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Canberra Symposium: Apolitical to Political

Eda Ince is an Undergraduate student in her 3rd year, studying a Bachelor of Laws and Arts, majoring in Social Justice.

4 days. Food. Friendships. Politics. Nation-states named Emilania, Chloenisia and Tarastan. A coach driver named Barry.

Canberra is indisputably the core of Australia’s democratic and diplomatic relations The GLP’s Canberra Symposium gave 28 university students the unique opportunity to immerse ourselves into the heart of politics.

The trip began on a Thursday morning (7:00am to be exact- the earliest that I’ve been to university in the history of ever!). What followed was a wonderfully jam-packed 4 days consisting of parliamentary visit, debriefs with Embassies, NGOs and Tim Wilson, visits to the War Memorial, National Museum of Australia and National Art Gallery and a beautiful lunch at the High Commissioner of Pakistan’s residence.

Did I mention food?

A lot of it.

I need to repeat that again because there was a lot of food.

I came back from the trip and my jeans were way too tight (no regrets).

More importantly, I came back from the Symposium with a well-rounded view of diplomacy and democratic relations and this is something that I will take with me when I graduate.

If you have the opportunity to attend this Symposium, I highly recommend it. There were so many memorable aspects to the trip that it’s difficult to choose my favourite one.

Our trip kicked off with a tour of the Parliament House. Our tour guide, wrapped in a love/hate relationship of politics, gave us both an informational and charismatic overview of parliamentary proceedings. We had the chance to see Tony Abbott, Joe Hockey, Bill Shorten, Bronwyn Bishop and Julie Bishop in action during Question Time.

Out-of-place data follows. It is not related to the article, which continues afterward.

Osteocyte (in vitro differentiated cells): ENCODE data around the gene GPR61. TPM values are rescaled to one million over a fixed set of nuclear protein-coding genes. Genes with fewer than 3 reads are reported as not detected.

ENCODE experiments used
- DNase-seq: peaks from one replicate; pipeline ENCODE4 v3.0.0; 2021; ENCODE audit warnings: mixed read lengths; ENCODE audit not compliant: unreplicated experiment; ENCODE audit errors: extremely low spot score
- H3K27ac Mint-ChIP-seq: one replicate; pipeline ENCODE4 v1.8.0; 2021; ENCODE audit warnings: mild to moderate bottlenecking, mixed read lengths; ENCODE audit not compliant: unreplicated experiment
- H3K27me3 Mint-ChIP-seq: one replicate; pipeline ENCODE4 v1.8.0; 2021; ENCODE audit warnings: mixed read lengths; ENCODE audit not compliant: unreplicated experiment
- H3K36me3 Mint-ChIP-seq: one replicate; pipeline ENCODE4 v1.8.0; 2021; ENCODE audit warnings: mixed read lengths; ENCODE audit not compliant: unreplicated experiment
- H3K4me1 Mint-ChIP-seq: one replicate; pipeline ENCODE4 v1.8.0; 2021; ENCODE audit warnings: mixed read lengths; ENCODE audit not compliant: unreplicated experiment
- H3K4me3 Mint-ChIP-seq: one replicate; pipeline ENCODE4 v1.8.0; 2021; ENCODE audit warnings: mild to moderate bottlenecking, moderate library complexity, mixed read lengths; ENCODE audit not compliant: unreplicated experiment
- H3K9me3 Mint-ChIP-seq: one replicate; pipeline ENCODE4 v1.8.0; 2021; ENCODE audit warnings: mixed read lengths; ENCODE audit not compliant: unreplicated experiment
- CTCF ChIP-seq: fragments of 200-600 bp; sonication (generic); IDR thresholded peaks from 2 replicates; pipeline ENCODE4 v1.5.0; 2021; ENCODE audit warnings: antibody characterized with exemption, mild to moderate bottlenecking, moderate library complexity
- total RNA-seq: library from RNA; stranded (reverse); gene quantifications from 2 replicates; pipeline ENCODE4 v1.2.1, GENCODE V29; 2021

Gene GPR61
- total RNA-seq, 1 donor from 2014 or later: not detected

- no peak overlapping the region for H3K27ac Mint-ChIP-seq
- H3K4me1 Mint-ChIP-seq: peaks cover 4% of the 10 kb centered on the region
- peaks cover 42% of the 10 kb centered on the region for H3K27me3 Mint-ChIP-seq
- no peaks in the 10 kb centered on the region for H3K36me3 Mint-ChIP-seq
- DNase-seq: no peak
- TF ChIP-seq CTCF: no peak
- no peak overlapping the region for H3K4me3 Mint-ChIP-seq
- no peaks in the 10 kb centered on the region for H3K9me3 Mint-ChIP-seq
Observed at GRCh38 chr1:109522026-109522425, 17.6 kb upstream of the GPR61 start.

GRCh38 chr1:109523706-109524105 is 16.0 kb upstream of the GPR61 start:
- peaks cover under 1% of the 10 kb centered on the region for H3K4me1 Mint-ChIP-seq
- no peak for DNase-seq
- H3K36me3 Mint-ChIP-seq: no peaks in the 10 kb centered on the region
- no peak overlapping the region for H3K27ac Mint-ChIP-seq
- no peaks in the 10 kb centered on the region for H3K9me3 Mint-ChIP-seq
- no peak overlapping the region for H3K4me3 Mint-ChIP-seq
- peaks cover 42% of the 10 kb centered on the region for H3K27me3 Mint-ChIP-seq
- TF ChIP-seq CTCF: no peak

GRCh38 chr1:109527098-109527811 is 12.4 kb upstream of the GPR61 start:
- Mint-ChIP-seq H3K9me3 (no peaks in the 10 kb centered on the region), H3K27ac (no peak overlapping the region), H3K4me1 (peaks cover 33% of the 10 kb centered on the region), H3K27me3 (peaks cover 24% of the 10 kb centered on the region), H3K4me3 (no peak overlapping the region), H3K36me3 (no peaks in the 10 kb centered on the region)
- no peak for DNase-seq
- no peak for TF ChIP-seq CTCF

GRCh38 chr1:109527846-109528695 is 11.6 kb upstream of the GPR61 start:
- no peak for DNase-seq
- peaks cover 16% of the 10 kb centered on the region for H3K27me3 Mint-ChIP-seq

It was interesting to see how intentional every gesture or statement made by politicians and diplomats is. This was particularly relevant during our brief with Australia’s Human Rights Commissioner, Tim Wilson. Known for wanting to change section 18C of the Racial Discrimination Act 1975 and being a critic of the Human Rights Commission, we had the opportunity to question his standing on particular issues. He was extremely well spoken and very political. It was amazing to see him in action and although I do disagree with a majority of his political views, I do commend him with the work he has done for the LGBTQIA community.

One of the most memorable moments of this wonderful trip was our lunch and debriefing with the High Commissioner of Pakistan, Her Excellency Naela Chohan. We ate beautiful Pakistani food whilst discussing Australia’s relations with the Islamic Republic of Pakistan and the struggles that Her Excellency underwent in order to enter the diplomacy field. There is an air of authority and tenacity about her and I was both honoured and humbled to hear her story.

The Canberra Symposium was a brilliant insight into diplomacy. If you are into politics and international relations, I recommend this Symposium. You will gain everything that’s wonderful about exiting your comfort zone: a learned experience, friendships and new information that you could store in your brain and use for conversation starters when you’re in awkward situations and have ran out of things to say (we’ve all been there!).

On behalf of the delegates of session 2 2015 of the Canberra Symposium, I would like to thank Emily, Tara and Chloe for organizing this wonderful experience.

Although only 4 days long, it was a learning experience that will resonate for a lifetime!

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